After squandering the county’s transportation fund by dipping into it to pay the debt service on a new jail built in 1996, the Doyle brigade is now whining about a shortage in the county’s transportation fund. The issue is the local element to the statewide debate on how to replenish a tattered transportation fund reeling after years of raids by Jim Doyle. That sounds familiar.
La Crosse County Board liberals are now proposing the “Wheel Tax,” which substantially hikes the cost of vehicle registration by $20, to generate a couple million a year to
pay off the unions fund road repairs.
(I wonder if any of this plan’s supporters oppose the proposed “Prius surcharge.“)
As if to demonstrate their proclivity for eschewing principled governance and giving in to their subsurface disdain for rank-and-file voters, Doyle and his allies are lining up against putting the Wheel Tax to a referendum, a proposition that would almost certainly be rejected in spectacular fashion akin to when the train exploded at the end of Back to the Future Part III.
County Administrator Steve O’Malley offered a flaccid defense of the proposal: “…This would be poor precedent to hold a referendum on a single revenue source,” he said. O’Malley would be a logical point person for defending the proposal, which would amount to being thrown under the bus because no one will ever cast a ballot in his name.
The referendum’s sponsor, supervisor Ray Ebert, part of the growing rebellion of conservative and moderate board members, snapped back, saying O’Malley “should stay out of policy decisions,” and leave it to the board.
The referendum battle is just heating up – whether we’ll have one will be decided in February, which will be a real test for the insurgent anti-Doyle group.
This isn’t the first time the La Crosse County Board’s liberal leadership has balked at principle. While denouncing GOP efforts to institute voter ID as a voter suppression tactic, Doyle and his majority bloc on the board walked in lockstep rejecting a plan to hold a special election for a seat that was vacated by a Doyle ally just days after his re-election. (Supervisor Andrew Londre had purchased a new house outside the district months before the election but opted to stay on the ballot so his replacement could be appointed after the election).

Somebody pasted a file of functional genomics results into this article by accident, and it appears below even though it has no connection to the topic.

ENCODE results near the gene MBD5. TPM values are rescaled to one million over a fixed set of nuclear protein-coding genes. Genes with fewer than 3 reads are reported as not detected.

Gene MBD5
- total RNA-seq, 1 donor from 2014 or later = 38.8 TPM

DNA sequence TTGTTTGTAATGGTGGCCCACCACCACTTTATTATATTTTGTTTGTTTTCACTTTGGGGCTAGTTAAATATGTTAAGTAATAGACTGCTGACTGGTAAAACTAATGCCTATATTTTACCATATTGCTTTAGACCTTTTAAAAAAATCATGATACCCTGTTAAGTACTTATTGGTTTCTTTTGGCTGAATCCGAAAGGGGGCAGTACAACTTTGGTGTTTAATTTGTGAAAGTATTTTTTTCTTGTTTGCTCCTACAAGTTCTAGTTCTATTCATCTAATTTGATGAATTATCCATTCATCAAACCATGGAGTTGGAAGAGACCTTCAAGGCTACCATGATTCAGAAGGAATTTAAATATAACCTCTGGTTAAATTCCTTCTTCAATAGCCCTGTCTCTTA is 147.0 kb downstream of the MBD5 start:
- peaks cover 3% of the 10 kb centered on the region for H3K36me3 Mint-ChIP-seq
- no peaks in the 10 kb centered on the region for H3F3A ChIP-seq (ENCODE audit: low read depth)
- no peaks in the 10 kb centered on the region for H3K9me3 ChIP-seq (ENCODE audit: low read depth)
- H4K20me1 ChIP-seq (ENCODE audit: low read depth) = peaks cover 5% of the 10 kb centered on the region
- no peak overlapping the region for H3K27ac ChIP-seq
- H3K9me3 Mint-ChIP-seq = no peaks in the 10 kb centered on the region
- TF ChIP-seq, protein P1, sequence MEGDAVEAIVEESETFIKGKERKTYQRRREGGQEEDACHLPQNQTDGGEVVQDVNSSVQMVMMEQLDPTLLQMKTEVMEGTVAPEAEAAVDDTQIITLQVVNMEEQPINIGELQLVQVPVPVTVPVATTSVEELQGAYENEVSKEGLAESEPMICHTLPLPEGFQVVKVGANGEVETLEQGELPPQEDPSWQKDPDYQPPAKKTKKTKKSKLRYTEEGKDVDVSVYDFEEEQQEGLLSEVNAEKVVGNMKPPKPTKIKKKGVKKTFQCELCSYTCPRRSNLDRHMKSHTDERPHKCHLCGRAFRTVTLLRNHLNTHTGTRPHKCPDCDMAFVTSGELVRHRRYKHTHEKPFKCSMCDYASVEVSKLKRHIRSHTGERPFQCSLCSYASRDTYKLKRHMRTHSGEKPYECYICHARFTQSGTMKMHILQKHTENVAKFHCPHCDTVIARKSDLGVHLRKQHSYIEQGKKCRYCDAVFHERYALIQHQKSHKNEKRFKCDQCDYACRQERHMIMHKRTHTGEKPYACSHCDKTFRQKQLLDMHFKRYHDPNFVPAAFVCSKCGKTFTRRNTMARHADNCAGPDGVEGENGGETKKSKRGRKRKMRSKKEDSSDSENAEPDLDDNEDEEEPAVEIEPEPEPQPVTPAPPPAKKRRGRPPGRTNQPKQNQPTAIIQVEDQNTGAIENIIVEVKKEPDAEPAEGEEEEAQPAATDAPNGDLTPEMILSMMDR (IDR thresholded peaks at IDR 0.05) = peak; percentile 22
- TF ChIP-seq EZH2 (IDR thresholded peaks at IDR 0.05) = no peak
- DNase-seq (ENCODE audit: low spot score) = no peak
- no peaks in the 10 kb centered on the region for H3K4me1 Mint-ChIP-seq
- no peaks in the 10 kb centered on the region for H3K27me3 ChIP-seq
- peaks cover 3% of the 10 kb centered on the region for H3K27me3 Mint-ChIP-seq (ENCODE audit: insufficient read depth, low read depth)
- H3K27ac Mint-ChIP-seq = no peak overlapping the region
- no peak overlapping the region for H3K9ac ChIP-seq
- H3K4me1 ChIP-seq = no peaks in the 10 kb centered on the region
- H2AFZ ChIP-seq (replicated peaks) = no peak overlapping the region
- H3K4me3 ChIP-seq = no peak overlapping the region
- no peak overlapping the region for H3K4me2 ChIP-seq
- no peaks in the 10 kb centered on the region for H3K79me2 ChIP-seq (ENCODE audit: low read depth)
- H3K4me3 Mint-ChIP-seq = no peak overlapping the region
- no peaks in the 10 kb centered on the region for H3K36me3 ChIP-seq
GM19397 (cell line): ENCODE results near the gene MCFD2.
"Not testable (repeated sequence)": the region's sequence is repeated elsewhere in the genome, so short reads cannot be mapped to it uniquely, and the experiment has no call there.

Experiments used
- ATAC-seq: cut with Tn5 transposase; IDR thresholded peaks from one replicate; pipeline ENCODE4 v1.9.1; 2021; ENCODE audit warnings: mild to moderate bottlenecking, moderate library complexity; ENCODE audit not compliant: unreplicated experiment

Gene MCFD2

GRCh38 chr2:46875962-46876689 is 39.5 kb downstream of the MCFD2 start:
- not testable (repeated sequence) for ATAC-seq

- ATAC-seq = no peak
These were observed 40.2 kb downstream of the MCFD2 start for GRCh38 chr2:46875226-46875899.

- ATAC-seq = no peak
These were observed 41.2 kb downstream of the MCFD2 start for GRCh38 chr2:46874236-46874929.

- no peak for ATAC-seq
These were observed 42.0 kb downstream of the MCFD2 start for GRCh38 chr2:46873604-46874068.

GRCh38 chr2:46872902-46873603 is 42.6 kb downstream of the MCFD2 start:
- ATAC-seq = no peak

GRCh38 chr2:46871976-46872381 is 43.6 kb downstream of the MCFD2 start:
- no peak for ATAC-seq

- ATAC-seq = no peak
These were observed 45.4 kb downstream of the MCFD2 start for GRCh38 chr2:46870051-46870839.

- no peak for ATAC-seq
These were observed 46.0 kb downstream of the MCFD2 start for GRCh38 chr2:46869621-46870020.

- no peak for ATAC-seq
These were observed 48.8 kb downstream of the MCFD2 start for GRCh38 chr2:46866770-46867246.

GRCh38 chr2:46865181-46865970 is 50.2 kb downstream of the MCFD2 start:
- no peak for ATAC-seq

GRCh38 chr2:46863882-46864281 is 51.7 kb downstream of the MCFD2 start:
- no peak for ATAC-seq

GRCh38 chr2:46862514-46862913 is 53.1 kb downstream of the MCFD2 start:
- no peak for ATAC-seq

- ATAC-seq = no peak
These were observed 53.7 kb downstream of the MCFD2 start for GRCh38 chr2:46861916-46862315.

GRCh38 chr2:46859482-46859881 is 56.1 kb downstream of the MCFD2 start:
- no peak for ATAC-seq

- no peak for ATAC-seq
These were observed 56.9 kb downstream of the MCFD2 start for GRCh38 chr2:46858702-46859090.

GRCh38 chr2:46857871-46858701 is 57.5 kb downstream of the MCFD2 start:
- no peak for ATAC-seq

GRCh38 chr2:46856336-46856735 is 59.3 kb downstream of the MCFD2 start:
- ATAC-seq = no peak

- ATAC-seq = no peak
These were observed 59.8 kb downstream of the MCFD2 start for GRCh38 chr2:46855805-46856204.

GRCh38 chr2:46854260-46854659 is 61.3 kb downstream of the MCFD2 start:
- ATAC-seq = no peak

Instead of giving voters in the district the chance to cast a ballot, Doyle’s hand-picked successor as board chairman, Tara Johnson, bypassed two very qualified candidates – one who once held the seat, and another who nearly won the seat in 2012, both of whom have earned a large number of votes in the district in past elections – and instead appointed a liberal teacher with no experience and for whom no one in the district has ever cast a ballot.
It was one of many dirty deals in the Doyle/Johnson tenure that Doyle has used to consolidate power and keep the board loyal to him – all while not just suppressing voter turnout, but denying them the ability to vote at all. Principle be damned, Doyle has his toadie.
Conservatives and moderates can and should oppose the Wheel Tax. The board just passed a budget that increases spending by $30 million, an opportunity to point out the listless and reckless fiscal direction of the county. They should also discuss the merits of the the referendum on the same grounds used by Democrats in November, because the referendum can be a valuable tool – especially when it’s conducted fairly and when it’s binding.